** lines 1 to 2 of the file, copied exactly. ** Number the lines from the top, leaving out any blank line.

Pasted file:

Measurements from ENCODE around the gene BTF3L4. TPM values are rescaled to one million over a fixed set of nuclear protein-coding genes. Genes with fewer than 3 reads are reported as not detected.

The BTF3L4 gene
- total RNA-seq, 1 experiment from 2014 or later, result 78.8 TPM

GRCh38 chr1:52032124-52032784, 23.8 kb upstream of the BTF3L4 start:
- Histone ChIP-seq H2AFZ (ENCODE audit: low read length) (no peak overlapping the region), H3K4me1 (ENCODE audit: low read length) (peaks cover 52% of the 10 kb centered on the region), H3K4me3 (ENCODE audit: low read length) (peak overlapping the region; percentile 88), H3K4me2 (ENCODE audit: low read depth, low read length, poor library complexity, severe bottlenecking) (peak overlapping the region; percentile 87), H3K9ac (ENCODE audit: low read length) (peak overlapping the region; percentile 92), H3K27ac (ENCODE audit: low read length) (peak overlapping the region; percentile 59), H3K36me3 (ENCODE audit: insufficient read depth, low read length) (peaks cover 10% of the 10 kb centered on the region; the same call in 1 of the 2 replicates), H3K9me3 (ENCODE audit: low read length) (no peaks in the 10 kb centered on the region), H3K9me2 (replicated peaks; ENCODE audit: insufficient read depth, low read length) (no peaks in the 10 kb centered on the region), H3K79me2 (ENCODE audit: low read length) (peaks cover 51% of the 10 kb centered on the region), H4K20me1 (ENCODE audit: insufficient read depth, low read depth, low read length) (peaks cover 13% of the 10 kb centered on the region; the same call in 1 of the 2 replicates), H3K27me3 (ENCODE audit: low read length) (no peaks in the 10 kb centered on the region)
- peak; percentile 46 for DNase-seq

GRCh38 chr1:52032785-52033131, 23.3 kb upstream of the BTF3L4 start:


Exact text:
Measurements from ENCODE around the gene BTF3L4. TPM values are rescaled to one million over a fixed set of nuclear protein-coding genes. Genes with fewer than 3 reads are reported as not detected.

The BTF3L4 gene